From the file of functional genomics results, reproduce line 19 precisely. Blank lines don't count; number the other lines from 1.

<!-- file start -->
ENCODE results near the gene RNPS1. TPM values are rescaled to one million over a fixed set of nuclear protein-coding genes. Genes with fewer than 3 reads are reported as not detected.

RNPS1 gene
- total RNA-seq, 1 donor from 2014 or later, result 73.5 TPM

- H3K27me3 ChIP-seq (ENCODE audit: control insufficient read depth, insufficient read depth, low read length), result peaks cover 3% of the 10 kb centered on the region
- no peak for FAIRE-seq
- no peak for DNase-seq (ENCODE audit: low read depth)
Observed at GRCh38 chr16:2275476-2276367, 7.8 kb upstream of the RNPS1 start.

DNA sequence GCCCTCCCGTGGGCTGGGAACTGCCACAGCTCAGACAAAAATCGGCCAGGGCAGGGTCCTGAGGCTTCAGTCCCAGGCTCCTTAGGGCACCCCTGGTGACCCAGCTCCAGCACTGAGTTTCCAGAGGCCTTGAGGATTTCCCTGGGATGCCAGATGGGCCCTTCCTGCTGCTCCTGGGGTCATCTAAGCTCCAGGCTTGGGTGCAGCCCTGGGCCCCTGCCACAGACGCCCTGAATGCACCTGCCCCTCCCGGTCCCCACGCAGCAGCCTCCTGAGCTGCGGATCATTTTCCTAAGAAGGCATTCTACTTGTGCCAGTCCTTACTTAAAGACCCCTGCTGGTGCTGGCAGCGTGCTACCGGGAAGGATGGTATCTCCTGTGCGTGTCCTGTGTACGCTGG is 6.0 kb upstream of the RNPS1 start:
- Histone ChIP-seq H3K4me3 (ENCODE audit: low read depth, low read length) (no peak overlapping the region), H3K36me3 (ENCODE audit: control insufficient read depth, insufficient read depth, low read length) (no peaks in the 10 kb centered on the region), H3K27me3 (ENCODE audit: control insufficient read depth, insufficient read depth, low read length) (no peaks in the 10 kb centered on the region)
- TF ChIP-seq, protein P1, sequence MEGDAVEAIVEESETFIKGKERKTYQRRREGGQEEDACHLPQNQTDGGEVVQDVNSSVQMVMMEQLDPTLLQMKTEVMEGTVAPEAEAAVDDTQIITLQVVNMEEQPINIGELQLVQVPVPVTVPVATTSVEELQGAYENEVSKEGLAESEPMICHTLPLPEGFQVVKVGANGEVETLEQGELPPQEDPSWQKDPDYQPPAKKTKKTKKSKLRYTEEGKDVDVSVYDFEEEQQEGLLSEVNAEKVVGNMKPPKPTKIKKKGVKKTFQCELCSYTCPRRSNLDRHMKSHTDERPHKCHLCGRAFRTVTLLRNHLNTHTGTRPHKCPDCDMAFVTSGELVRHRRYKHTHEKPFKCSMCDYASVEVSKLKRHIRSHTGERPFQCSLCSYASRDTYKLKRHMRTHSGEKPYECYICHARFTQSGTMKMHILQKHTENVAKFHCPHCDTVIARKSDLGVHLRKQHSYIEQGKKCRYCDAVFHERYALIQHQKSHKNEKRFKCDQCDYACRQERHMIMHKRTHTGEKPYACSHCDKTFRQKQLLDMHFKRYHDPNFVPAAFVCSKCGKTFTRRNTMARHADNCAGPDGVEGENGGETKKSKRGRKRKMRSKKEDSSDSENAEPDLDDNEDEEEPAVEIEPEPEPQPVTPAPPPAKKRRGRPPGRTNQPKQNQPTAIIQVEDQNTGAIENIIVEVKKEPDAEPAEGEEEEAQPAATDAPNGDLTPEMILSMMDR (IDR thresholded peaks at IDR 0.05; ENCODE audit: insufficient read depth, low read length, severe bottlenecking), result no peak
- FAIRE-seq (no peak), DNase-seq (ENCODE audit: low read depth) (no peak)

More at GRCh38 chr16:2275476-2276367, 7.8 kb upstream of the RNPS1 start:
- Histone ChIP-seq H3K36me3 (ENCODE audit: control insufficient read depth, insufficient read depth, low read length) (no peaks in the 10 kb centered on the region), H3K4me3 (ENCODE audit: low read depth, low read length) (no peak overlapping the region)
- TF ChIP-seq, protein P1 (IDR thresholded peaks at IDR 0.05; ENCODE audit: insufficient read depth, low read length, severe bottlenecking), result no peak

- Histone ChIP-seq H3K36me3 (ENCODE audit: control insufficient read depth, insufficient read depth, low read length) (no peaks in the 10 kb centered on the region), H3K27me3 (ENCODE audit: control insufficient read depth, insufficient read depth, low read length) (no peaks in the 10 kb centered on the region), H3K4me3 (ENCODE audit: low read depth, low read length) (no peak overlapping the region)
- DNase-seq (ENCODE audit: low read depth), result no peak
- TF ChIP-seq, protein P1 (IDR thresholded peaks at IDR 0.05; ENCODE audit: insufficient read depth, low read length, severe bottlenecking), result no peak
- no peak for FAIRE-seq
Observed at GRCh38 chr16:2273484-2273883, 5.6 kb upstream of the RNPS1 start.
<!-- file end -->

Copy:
Observed at GRCh38 chr16:2273484-2273883, 5.6 kb upstream of the RNPS1 start.